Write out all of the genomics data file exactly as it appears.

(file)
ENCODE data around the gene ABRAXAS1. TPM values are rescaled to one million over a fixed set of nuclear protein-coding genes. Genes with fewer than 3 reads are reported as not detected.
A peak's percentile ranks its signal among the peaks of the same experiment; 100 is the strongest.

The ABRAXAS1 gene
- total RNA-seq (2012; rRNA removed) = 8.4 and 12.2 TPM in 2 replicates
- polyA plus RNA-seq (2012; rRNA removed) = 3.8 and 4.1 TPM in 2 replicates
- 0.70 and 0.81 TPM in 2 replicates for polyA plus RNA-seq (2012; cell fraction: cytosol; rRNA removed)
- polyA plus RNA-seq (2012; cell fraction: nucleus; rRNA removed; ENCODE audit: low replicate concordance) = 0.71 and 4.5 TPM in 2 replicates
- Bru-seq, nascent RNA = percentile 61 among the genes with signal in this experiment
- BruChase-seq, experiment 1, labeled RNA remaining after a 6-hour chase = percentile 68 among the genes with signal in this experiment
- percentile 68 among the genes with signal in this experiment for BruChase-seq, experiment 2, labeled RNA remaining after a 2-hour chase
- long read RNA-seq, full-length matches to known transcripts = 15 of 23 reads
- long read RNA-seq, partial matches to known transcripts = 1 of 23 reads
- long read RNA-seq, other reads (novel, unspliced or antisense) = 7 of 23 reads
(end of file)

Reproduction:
ENCODE data around the gene ABRAXAS1. TPM values are rescaled to one million over a fixed set of nuclear protein-coding genes. Genes with fewer than 3 reads are reported as not detected.
A peak's percentile ranks its signal among the peaks of the same experiment; 100 is the strongest.

The ABRAXAS1 gene
- total RNA-seq (2012; rRNA removed) = 8.4 and 12.2 TPM in 2 replicates
- polyA plus RNA-seq (2012; rRNA removed) = 3.8 and 4.1 TPM in 2 replicates
- 0.70 and 0.81 TPM in 2 replicates for polyA plus RNA-seq (2012; cell fraction: cytosol; rRNA removed)
- polyA plus RNA-seq (2012; cell fraction: nucleus; rRNA removed; ENCODE audit: low replicate concordance) = 0.71 and 4.5 TPM in 2 replicates
- Bru-seq, nascent RNA = percentile 61 among the genes with signal in this experiment
- BruChase-seq, experiment 1, labeled RNA remaining after a 6-hour chase = percentile 68 among the genes with signal in this experiment
- percentile 68 among the genes with signal in this experiment for BruChase-seq, experiment 2, labeled RNA remaining after a 2-hour chase
- long read RNA-seq, full-length matches to known transcripts = 15 of 23 reads
- long read RNA-seq, partial matches to known transcripts = 1 of 23 reads
- long read RNA-seq, other reads (novel, unspliced or antisense) = 7 of 23 reads